Will Arab Carriers Invest in the Comeback of Supersonic Passenger Flights?

Published June 8th, 2021 - 01:00 GMT
Supersonic jet
United has announced ordering at least 15 supersonic aircrafts from Boom. (Shutterstock: andrey_l)

On the 3rd of June, the Denver-based aerospace start-up Boom celebrated its first order of up to 50 supersonic aircraft made by United Airlines, promising a strong comeback for ultrafast jets.

As soon as news of the new supersonic jet called "Overture" came out earlier this month, the world has started getting a little too excited about the potential of fast commercial travel in a few years.

Ever since the French-British Concorde retired in 2003 after having been in service for 27 years, the world has seen no more supersonic jets. But now, Boom is promising to roll out its Overtures by 2025, which is expected to fly across the globe as soon as 2029, as long as it received safety clearances.

Boom, a new start-up working from the mountains of Colorado is also committed to fly its ultrafast airplanes using 100% sustainable fuels, so it encourages both airlines and travelers who care about the environment and the aggravating climate change the chance to have guilt-free travel experiences.

United Airlines, having been the first of the world's airlines to purchase the new supersonic aircraft is promising us to fly people between any two locations in about 4 hours and for as cheap as $100, which will not take place anytime before 2029. Overtures are expected to fly faster than the speed of sound and around two-times faster than aircraft we use nowadays,

According to current estimations, Boom's aircraft are going to be flying travelers between New York and London in 3.5 hours, while Travelers from San Fransisco to Tokyo will only need 6 hours onboard.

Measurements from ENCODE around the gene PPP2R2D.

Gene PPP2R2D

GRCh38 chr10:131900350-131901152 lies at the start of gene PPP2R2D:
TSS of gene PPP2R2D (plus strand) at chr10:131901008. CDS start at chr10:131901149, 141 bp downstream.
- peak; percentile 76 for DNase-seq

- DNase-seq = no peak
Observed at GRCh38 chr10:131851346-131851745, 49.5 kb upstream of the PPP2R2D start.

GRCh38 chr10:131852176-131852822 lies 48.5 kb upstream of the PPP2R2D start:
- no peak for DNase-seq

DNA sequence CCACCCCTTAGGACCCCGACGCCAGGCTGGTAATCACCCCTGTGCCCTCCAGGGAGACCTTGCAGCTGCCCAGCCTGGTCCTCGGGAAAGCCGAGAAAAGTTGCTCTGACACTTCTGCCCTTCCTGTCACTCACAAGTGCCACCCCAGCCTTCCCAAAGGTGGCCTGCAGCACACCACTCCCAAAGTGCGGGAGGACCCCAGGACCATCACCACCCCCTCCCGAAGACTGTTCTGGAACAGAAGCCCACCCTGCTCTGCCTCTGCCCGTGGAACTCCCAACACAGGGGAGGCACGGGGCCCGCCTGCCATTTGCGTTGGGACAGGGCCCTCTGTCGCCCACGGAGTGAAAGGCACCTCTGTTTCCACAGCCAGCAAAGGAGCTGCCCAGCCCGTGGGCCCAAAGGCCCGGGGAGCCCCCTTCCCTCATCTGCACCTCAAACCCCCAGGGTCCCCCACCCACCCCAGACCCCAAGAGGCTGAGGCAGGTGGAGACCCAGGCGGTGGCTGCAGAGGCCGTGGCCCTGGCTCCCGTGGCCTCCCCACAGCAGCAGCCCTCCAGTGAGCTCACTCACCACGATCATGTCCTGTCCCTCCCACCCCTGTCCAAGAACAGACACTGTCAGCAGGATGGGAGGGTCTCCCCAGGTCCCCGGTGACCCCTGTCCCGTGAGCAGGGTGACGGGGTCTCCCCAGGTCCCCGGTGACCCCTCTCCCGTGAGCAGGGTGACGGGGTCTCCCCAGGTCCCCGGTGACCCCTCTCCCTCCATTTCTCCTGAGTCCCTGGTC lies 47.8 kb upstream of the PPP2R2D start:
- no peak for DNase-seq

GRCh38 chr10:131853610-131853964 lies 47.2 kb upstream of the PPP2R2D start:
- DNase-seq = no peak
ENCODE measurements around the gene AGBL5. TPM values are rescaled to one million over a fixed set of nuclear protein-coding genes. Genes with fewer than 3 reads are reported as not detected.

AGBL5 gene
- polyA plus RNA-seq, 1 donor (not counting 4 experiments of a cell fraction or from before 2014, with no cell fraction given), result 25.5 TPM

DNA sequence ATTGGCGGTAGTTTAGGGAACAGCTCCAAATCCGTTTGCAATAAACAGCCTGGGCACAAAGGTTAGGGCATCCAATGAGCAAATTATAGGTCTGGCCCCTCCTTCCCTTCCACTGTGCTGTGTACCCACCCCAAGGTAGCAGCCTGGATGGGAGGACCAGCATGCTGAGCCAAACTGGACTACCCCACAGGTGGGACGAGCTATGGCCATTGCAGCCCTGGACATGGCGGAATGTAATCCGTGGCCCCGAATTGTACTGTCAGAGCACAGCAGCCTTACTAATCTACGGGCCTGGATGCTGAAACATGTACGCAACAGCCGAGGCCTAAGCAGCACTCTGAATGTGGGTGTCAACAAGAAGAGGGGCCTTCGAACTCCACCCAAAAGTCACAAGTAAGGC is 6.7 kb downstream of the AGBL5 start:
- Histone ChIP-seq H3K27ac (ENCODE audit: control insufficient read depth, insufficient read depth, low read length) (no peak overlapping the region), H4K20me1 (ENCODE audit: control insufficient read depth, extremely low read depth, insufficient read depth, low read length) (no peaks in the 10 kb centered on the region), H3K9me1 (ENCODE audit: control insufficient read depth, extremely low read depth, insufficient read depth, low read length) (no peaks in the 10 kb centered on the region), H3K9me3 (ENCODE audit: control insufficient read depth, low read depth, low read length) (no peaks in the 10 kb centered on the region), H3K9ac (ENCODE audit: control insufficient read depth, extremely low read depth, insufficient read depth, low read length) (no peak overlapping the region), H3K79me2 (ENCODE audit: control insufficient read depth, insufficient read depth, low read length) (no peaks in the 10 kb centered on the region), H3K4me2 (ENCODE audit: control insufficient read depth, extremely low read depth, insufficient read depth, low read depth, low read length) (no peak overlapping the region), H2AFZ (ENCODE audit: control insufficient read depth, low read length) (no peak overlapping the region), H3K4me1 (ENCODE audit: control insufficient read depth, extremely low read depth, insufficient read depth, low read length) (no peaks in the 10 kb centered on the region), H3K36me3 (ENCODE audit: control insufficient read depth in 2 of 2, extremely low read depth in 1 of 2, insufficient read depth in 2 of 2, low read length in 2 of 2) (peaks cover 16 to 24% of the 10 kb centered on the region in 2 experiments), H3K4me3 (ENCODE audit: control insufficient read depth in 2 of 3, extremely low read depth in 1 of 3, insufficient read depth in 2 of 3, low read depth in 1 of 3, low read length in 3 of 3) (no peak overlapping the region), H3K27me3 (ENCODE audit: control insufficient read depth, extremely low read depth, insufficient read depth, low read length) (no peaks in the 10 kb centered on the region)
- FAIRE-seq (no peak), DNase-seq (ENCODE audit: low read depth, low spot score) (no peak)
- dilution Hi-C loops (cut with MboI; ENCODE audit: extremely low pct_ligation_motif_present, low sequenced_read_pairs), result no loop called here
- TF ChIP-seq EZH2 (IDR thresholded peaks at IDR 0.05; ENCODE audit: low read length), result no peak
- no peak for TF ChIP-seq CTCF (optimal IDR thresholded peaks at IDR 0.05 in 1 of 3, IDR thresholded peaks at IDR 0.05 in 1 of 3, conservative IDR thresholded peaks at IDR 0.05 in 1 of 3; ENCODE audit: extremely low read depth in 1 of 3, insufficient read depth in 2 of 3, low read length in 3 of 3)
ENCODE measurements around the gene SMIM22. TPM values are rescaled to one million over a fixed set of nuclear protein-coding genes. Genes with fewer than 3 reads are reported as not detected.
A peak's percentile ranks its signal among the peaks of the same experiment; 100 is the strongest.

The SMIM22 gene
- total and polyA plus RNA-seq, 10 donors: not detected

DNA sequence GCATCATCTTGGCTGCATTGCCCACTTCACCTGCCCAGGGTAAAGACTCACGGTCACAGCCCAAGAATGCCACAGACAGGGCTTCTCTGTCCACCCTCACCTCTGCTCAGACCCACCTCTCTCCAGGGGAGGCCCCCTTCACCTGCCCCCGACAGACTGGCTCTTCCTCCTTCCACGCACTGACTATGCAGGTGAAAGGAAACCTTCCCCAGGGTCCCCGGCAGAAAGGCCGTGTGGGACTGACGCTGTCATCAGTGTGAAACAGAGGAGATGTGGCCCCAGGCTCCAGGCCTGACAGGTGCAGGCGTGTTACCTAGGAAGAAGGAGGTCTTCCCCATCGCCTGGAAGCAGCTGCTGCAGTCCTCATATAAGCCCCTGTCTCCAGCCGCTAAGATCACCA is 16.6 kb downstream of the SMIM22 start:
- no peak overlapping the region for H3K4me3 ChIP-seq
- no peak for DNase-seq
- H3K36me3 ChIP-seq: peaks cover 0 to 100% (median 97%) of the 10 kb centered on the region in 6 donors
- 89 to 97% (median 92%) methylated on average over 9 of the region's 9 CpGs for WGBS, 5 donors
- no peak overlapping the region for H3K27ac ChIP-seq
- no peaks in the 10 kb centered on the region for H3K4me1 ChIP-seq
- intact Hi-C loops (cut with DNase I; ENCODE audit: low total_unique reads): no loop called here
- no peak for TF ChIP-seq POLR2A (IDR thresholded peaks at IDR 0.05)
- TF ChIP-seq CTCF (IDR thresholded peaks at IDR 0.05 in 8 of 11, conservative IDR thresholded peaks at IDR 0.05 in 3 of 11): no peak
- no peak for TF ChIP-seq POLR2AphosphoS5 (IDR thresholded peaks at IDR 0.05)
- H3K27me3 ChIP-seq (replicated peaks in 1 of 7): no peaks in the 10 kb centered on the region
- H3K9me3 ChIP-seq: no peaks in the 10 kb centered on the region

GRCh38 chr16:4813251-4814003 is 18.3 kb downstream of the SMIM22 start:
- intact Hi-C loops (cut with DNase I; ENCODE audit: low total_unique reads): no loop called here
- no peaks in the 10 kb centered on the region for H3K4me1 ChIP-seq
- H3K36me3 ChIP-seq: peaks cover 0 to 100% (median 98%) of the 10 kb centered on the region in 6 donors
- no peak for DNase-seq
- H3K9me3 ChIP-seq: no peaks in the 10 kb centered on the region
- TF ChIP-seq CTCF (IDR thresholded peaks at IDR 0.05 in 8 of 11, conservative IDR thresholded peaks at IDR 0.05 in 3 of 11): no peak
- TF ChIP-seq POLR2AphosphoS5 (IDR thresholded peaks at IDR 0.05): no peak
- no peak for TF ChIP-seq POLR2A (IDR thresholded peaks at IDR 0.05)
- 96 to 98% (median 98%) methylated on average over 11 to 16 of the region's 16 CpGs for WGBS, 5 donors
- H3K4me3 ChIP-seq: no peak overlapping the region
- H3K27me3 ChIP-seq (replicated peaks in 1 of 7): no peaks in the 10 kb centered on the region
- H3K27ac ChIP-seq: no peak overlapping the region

This development, along with the growing interest in fast travel options in the region such as hyperloop, is stirring questions over whether Middle Eastern airline carriers will also show express interest in these ultrafast jets soon.

In 2018, Qatar Airways had stated interest in Boom's supersonic jet potential, saying that they still needed to further study the opportunity.

Two years later, the UAE-based Emirates Airlines had stated interest in reviving the Concorde by 2022, with the hope of serving routes connecting the region with Europe, North America, in addition to Southeast Asia. However, these plans have not been proceeding since COVID-19 hit our world and deeply ravaged the air travel industry.

The question now is whether these plans will be discussed again by executives in GCC airlines or not, especially as the world is trying so hard to resume travel activity to revive carriers who have suffered acute crises.


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